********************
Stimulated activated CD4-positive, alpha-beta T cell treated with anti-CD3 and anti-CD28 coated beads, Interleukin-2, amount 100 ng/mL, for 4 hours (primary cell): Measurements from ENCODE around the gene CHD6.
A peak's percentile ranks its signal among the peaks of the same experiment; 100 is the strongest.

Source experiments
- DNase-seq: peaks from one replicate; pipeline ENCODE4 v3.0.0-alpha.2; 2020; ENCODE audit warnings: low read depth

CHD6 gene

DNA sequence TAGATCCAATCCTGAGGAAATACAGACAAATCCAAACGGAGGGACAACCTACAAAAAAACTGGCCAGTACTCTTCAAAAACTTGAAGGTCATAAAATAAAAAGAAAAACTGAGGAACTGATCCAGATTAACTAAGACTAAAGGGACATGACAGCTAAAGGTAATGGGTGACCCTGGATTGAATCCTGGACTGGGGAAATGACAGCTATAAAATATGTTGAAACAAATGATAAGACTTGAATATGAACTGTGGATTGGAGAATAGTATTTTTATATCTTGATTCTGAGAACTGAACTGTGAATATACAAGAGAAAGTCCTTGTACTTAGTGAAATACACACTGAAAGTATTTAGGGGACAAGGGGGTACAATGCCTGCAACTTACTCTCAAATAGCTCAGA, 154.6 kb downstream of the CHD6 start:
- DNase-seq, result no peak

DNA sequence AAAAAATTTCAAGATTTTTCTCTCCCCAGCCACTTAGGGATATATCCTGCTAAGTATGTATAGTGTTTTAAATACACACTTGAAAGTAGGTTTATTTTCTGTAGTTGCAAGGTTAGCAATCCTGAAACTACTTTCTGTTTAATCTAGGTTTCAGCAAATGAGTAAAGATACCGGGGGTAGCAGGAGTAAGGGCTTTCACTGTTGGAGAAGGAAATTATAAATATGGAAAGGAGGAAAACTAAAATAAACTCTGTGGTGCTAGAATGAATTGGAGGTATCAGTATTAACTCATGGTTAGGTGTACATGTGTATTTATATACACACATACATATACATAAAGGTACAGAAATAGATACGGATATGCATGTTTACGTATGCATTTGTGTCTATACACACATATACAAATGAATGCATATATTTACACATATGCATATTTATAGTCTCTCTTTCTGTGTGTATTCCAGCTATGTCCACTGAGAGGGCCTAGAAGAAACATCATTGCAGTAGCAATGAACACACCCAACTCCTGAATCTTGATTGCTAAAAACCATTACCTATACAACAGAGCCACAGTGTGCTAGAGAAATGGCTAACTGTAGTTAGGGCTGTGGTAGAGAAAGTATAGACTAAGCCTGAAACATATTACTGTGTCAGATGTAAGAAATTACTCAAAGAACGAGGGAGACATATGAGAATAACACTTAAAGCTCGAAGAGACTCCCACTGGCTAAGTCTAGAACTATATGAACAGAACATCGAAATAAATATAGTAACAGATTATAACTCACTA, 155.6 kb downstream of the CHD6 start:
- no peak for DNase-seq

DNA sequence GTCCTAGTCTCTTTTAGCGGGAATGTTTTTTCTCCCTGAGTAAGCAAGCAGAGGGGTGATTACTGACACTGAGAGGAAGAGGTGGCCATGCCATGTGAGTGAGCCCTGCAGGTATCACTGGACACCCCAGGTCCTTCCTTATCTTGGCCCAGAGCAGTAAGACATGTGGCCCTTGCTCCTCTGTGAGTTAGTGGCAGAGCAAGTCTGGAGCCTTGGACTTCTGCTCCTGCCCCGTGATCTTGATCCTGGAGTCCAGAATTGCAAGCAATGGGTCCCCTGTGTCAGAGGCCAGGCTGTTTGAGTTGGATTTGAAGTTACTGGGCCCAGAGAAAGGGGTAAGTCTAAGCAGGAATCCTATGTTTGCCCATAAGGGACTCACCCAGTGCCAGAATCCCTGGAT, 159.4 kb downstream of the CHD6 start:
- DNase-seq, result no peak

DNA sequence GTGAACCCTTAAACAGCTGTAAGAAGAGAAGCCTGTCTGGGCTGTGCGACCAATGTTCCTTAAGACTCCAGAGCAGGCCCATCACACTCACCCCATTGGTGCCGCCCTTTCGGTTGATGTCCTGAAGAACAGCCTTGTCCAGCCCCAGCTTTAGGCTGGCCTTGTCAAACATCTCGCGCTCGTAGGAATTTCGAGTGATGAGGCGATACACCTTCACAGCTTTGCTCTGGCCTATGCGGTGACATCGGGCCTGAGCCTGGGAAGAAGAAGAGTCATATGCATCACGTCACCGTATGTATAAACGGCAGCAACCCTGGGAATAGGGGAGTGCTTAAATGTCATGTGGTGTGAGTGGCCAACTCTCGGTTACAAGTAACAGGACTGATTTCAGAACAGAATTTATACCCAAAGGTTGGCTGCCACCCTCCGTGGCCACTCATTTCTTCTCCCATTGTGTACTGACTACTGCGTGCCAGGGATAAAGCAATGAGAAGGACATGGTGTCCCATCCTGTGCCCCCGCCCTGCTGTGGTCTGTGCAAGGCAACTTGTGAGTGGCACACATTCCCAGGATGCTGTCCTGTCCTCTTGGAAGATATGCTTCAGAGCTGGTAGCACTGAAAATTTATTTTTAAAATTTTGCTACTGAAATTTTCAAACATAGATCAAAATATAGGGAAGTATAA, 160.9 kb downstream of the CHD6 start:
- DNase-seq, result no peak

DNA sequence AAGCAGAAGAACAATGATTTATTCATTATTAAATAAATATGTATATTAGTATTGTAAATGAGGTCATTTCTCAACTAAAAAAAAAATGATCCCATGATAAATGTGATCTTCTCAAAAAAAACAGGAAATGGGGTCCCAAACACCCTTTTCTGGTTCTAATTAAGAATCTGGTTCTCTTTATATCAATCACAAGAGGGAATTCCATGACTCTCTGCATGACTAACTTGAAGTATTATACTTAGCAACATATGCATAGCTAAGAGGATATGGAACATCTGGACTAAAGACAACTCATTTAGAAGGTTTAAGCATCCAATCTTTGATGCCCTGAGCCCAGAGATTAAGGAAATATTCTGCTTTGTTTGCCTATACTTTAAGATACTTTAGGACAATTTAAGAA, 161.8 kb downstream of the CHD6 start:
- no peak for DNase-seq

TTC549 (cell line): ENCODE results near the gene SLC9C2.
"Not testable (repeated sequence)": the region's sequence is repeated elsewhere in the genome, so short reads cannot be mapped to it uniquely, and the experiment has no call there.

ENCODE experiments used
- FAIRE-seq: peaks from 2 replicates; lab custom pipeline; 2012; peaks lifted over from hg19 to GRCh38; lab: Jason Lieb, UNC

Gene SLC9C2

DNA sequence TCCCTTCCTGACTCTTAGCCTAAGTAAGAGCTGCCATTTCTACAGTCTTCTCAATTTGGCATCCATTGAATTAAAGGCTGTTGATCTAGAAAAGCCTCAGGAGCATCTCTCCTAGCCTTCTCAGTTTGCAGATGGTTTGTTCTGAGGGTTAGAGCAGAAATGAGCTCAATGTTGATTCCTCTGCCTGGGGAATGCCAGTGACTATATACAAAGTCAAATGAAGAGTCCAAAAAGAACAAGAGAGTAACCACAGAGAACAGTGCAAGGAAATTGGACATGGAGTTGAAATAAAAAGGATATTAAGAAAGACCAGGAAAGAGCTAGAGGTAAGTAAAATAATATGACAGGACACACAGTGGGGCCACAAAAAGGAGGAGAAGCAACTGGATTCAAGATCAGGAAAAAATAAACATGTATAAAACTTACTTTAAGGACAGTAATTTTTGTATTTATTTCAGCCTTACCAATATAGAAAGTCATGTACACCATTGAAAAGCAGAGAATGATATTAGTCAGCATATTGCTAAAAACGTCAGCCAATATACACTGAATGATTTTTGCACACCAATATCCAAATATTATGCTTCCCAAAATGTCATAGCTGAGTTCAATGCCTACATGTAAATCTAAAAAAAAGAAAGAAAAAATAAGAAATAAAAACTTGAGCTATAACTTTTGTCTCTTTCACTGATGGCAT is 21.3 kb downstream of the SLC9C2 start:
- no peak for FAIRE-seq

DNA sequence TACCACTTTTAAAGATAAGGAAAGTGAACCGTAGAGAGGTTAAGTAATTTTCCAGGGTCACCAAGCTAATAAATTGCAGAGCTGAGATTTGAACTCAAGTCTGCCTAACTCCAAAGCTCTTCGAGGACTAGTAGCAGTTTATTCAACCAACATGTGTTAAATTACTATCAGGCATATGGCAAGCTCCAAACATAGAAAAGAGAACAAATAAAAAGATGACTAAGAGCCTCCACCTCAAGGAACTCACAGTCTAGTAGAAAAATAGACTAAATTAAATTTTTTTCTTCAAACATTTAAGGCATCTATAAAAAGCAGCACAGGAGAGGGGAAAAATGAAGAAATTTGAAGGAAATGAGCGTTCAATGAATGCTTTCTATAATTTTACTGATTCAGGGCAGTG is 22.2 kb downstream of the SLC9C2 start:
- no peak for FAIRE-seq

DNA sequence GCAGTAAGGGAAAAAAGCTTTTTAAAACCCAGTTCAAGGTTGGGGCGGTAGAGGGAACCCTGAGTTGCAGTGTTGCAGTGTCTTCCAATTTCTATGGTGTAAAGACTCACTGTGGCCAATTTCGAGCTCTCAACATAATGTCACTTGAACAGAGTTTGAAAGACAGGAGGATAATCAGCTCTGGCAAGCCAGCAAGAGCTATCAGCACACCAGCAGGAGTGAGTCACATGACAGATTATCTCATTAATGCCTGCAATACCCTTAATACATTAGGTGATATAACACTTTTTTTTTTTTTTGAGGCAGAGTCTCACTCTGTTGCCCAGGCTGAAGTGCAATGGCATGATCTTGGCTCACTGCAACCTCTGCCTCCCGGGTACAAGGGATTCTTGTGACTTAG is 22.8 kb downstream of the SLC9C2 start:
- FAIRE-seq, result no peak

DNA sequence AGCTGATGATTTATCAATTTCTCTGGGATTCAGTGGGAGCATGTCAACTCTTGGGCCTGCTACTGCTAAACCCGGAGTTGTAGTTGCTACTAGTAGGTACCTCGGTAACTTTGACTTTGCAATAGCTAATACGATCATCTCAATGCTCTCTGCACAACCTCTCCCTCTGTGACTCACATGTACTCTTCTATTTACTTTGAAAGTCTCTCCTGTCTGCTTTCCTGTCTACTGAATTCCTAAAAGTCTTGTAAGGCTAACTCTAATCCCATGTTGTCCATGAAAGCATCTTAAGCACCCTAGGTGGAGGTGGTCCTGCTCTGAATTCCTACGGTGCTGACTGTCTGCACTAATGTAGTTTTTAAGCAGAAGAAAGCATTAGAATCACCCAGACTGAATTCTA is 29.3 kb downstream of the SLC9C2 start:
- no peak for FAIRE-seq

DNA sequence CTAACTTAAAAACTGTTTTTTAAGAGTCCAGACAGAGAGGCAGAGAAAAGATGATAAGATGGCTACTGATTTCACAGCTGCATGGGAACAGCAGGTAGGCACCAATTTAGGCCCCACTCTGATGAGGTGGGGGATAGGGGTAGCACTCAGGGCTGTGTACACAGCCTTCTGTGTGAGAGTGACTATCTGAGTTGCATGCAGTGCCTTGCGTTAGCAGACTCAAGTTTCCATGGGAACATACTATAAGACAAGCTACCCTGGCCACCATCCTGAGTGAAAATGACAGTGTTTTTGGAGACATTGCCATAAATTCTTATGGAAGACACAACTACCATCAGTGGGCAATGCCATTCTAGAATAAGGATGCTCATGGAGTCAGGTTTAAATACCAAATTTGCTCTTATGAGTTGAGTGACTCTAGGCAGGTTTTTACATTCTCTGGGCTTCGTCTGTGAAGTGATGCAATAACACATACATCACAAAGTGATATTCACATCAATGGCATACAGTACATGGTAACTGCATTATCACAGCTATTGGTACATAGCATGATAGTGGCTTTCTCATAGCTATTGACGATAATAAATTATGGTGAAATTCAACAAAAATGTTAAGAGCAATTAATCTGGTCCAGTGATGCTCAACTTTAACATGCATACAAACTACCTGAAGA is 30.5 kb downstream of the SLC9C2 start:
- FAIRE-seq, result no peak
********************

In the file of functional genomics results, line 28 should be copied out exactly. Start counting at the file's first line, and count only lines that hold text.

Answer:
- no peak for FAIRE-seq